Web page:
how to set up a basic bar


BOOZE! Because no great party started with a glass of milk. Here’s a how-to guide for setting up a basic beer, wine and soft drink bar for your party or wedding. We don’t have a liquor licence so the cost of setting up a bar is cheaper for you, but we can provide smiling people to serve at your bar who are guns at pouring a drink.

how much grog?

Calculating how much and what people are going to drink at your party or wedding can be the trickiest part of setting up a bar. Roughly expect your guests to want three drinks each in the first two hours, and an additional drink per hour after that – based on responsible serving of alcohol. 

I haven’t seen many ‘responsible drinkers’ at 11pm at a Saturday night party, if you get my drift. I use the Dan Murphy’s drinks calculator then double it for a party, and triple it for a wedding. But GET MORE CHAMPAGNE than you think you’ll need. Also – you know your mates – if you think they’ll drink more of something than something else throw more of that into the mix.

For a fuss-free beer, wine and soft drink bar choose:
Lots of lager
Lots of pale ale
A couple of amber ales
A couple of ciders
A shitload of Sparkling
A few ballsy Shiraz’s
A few more Sav Blanc’s
Orange Juice
Mineral Water
Normal Water

More specifically, based on Australian drinking culture, my boozy mates, and most parties we’ve catered for, we recommend this much for 100 guests for rip-snorting revelry:

9 cases of lager
9 cases of pale ale
2 cases of amber ales
2 cases of ciders
54 bottles of Sparkling
12 bottles Shiraz
12 bottles Sav Blanc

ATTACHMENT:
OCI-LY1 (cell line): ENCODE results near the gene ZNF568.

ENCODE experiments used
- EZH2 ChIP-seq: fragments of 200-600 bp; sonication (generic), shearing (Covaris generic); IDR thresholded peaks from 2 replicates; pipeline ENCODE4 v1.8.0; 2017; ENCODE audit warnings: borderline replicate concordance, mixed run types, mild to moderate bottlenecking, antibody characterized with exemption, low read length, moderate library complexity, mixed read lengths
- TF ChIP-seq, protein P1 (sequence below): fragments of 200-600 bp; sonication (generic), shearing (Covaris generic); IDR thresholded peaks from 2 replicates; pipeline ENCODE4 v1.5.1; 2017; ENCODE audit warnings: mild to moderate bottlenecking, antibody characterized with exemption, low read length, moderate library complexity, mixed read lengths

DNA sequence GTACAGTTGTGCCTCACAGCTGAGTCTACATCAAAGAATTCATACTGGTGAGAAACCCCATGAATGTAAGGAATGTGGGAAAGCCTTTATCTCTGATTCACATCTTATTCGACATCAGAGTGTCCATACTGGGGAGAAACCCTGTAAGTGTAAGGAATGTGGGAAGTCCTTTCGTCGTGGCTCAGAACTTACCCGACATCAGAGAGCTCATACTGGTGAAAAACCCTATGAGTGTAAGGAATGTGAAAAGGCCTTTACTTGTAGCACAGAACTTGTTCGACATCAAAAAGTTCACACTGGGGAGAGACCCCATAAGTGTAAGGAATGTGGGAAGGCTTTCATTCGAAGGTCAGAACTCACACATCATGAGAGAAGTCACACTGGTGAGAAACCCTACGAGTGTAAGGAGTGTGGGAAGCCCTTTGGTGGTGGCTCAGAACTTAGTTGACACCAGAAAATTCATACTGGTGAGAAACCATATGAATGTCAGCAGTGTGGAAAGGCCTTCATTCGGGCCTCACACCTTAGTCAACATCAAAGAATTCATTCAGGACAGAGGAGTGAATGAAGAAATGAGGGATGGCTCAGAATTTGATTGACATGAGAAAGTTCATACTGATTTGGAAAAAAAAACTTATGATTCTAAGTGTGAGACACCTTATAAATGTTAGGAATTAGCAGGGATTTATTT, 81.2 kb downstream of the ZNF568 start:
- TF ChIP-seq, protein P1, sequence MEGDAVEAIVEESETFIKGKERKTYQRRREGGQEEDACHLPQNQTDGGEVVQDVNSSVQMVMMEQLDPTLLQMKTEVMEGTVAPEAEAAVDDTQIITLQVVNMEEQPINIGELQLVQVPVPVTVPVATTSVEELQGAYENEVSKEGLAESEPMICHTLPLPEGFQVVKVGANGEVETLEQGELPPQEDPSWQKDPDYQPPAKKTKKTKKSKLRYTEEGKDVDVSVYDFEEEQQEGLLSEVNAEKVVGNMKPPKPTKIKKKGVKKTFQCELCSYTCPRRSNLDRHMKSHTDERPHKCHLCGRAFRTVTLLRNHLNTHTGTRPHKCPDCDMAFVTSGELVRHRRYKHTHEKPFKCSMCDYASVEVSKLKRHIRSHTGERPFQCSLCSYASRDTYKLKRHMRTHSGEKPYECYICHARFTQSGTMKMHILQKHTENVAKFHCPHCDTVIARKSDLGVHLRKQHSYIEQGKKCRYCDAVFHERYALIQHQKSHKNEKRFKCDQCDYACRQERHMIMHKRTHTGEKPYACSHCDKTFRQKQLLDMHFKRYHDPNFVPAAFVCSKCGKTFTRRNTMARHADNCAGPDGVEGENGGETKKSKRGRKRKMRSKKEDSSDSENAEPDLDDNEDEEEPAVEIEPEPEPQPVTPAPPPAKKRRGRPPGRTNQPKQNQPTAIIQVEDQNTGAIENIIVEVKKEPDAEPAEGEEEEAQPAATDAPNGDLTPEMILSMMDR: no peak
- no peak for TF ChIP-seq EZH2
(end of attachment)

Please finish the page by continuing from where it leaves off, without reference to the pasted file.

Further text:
6 1.25L Coke
3 3L Orange Juice
12 1.25L Mineral Water
Bunderberg Lemon, Lime and Bitters Cordial
A cheeky couple of bottles of vodka
Lemon and lime wedges
Lots of jugs of tap water

bar tender or self-serve?

champagne in tub.jpg

There is nothing wrong with a well set up self- service home bar. I have never seen anyone too precious to grab a drink for themselves, or complain about free grog. This little guide will help you manage the task – it’s super easy once you know what to do.

On the other hand, getting one of our lovelies to manage your bar takes the worry out of your hands. Someone to rotate drinks, serve your mates with a smile, pick up the empties and keep everything running like clock-work. Then, they can set it up as an efficient self-service bar for the end of the night. Win. Win.


things you'll need

A couple of trestle tables, with tablecloths and a bunch of flowers looks perfect with the glasses lined up, a water jug, an example of each drink on offer.

Beer – Stubbies are great for beer so you won’t need glasses.
Wine – 2 wine glasses per wine drinker.
Champagne – 2 champagne glasses per champagne drinker.
Water and Soft Drink – using wine glasses for water or soft drink is fine. Using paper or plastic cups as a backup to sit next to the water is normal too. (Try to get 200ml disposable cups – those big red things that are fashionable at the moment are a whopping 600ml and we’ve thrown out an ocean-load of unfinished drink from these).

3 ice tubs – one for beer, one for champers, one for softies and whites.
Two to three bags of ice per tub
Ice bucket for the open bottle of champagne (ice bucket ideas – colander or plant pot over a bowl, a stockpot, metal tub or bucket)

Keeping It Clean
Rubbish Bin for the bar
Rubbish Bags
Unbroken beer and wine boxes to store recycling bottles in – it’s not all going to fit in a standard service, so you’ll want something to store the excess in whilst you wait for the next recycling round.
Easy access to your recycling bin.
Dustpan and brush in case of broken glass (it will happen)
Paper towel (see above)
Spare plastic bags to make the above easier to manage